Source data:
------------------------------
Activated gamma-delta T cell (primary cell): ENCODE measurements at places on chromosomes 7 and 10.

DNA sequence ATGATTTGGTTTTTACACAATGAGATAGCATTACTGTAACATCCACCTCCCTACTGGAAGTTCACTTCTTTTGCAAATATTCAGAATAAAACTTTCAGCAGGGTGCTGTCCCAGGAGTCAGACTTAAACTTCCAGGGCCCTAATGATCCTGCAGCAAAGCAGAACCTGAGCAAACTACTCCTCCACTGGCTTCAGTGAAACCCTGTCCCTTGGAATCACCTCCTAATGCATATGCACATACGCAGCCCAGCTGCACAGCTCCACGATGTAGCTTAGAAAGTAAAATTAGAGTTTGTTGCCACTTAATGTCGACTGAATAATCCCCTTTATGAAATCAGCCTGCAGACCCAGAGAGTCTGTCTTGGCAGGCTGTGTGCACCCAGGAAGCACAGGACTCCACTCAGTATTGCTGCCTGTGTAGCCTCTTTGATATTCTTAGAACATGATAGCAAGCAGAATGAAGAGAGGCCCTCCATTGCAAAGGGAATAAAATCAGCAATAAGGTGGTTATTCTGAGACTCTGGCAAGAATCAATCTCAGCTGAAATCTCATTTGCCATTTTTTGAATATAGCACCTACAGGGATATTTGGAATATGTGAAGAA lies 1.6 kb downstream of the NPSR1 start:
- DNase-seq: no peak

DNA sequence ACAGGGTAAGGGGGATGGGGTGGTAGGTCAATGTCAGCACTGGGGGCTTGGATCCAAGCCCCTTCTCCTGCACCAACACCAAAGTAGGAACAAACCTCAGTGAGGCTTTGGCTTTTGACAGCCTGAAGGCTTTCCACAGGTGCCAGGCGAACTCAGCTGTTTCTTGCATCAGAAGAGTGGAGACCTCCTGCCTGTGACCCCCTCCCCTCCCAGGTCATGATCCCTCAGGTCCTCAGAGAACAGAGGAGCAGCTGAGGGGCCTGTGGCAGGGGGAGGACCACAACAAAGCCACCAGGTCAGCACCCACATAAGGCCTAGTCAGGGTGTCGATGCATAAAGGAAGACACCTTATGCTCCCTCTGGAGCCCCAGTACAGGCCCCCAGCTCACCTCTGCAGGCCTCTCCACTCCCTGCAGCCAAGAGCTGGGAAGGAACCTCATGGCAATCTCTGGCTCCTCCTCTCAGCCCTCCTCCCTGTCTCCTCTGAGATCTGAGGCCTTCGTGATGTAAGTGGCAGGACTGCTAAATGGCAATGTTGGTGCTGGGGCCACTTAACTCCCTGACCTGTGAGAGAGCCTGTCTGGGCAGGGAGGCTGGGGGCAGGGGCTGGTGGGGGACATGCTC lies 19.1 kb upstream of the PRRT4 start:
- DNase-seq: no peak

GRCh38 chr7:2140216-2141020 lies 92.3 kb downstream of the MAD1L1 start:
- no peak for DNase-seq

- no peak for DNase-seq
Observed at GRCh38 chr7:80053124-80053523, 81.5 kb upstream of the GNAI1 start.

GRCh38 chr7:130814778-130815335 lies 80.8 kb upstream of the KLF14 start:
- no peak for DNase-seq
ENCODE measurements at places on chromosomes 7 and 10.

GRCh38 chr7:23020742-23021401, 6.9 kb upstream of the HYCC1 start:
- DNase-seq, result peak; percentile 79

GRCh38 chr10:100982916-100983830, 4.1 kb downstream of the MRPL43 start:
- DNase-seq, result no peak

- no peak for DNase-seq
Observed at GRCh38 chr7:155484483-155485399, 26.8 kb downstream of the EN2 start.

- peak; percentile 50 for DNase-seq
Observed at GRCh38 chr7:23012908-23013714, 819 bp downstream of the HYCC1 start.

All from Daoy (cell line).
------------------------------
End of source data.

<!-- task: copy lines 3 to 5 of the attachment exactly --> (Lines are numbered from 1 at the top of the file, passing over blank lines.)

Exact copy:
- DNase-seq: no peak

DNA sequence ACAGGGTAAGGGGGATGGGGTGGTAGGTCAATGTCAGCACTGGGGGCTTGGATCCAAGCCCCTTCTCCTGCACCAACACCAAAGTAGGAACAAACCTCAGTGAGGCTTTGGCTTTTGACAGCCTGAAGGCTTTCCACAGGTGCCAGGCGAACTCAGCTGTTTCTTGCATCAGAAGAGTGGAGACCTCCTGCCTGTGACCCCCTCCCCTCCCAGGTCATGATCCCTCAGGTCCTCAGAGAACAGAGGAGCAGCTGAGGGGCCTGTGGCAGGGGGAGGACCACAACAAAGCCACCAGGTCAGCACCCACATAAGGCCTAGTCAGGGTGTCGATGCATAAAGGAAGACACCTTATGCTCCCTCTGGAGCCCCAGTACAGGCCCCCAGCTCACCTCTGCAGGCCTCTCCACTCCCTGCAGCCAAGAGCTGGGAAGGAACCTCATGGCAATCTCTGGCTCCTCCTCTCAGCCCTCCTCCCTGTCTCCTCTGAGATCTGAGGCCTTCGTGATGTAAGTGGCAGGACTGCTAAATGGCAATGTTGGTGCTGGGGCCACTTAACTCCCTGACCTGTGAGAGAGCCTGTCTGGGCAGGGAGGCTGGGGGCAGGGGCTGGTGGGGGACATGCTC lies 19.1 kb upstream of the PRRT4 start:
- DNase-seq: no peak